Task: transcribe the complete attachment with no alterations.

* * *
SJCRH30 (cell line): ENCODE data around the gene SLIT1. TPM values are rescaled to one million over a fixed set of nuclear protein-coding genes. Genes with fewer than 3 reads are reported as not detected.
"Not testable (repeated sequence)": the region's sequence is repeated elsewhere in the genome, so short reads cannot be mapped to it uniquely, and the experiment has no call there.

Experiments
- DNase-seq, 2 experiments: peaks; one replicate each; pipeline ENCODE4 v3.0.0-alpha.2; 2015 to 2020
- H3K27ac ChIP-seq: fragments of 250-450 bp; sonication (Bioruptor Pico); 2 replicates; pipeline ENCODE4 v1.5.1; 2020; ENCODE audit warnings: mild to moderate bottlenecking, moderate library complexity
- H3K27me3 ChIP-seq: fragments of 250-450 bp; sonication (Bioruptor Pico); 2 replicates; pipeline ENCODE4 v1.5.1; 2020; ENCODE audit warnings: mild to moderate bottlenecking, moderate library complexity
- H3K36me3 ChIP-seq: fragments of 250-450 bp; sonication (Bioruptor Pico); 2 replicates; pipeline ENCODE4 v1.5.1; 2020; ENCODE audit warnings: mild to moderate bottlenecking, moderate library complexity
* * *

SJCRH30 (cell line): ENCODE data around the gene SLIT1. TPM values are rescaled to one million over a fixed set of nuclear protein-coding genes. Genes with fewer than 3 reads are reported as not detected.
"Not testable (repeated sequence)": the region's sequence is repeated elsewhere in the genome, so short reads cannot be mapped to it uniquely, and the experiment has no call there.

Experiments
- DNase-seq, 2 experiments: peaks; one replicate each; pipeline ENCODE4 v3.0.0-alpha.2; 2015 to 2020
- H3K27ac ChIP-seq: fragments of 250-450 bp; sonication (Bioruptor Pico); 2 replicates; pipeline ENCODE4 v1.5.1; 2020; ENCODE audit warnings: mild to moderate bottlenecking, moderate library complexity
- H3K27me3 ChIP-seq: fragments of 250-450 bp; sonication (Bioruptor Pico); 2 replicates; pipeline ENCODE4 v1.5.1; 2020; ENCODE audit warnings: mild to moderate bottlenecking, moderate library complexity
- H3K36me3 ChIP-seq: fragments of 250-450 bp; sonication (Bioruptor Pico); 2 replicates; pipeline ENCODE4 v1.5.1; 2020; ENCODE audit warnings: mild to moderate bottlenecking, moderate library complexity